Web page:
Imagining Venice: The Semiotics of La Serenissima is an art/communication travel course offered at California Lutheran University. It was previously offered in Spring 2013 and Spring 2011. It will be offered again in Spring 2018.
We hope this site will be useful to students going on the trip; parents interested in what their students are doing; and other artists and/or academics interested in using this travel-study course as a model for their own, either to Venice or any other semiotically rich locale.
Terry Spehar-Fahey (left) has visited Venice and Florence on her own “Grand Tour” and has returned to Europe many times to live and seek out her art heroes. She has stood in awe in the presence of William Joseph Mallory Turner’s oils at the Tate in London and painted in Monet’s garden at Giverny with her children at her side. To return to Venice and paint in the footsteps of Sargent, Turner and Monet in pilgrimage with students was a highlight of her artistic life’s journey that culminated in her Imagining Venice art show in the Kwan Fong Gallery of California Lutheran University from Aug. 20 to Sept. 28, 2012.
Spehar-Fahey is an award-winning artist who has held various teaching and corporate positions in the arts and in business over the last 35 years. She currently teaches at California Lutheran University and her courses include drawing, watercolor, and art psychology, in which she inspires her students with the joy of making art that reflects their unique self. She is interested in the study of creativity, art and neuroscience and in the role that the arts can play in mental health. Her latest work is derived from that interest as well as portrait painting, figure painting and a renewed interest in the light-filled landscapes of northern Italy.
Spehar-Fahey received her BA in Painting, Sculpture, and Graphic Arts from UCLA and her Master of Business Administration from Loyola-Marymount University.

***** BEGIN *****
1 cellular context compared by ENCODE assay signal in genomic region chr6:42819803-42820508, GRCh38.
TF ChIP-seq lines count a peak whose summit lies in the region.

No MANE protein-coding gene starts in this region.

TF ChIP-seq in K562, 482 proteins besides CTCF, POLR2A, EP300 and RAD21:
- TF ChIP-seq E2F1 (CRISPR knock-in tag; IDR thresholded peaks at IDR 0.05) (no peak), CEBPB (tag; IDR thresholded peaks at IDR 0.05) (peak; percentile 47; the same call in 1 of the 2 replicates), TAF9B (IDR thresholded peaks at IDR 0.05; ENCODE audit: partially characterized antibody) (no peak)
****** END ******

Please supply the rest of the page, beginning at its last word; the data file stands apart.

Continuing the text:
Dru Pagliassotti (right) has visited Venice multiple times. Her first visit occurred while she was living in Naples, Italy, during high school, and her longest visit occurred in 2006, when she spent several months living in Canareggio while on sabbatical. Venice captured her imagination from the first day she visited as a teen, and she expects it to keep drawing her back through the years. The work that Imagining Venice inspired for her was a short story set in Venice, “Code of Blood,” that was published in Corsets & Clockwork: 13 Steampunk Romances (2011).
Pagliassotti is a professor of communication at California Lutheran University, where she teaches journalism, various digital publishing courses, and film theory. Her past research has addressed mad scientists, steampunk fiction, and yaoi. She has written a number of short stories and novels and has edited and published a variety of fiction and academic collections.
Pagliassotti received her BAs in Communication and Sociology from UC Santa Barbara and her MA and PhD in Communication Theory and Research from the Annenberg School for Communication at the University of Southern California. She also holds a graduate certificate in Gender Studies from USC.
… And despite all appearances, Professor Terry and Dr. Dru are not related in any way.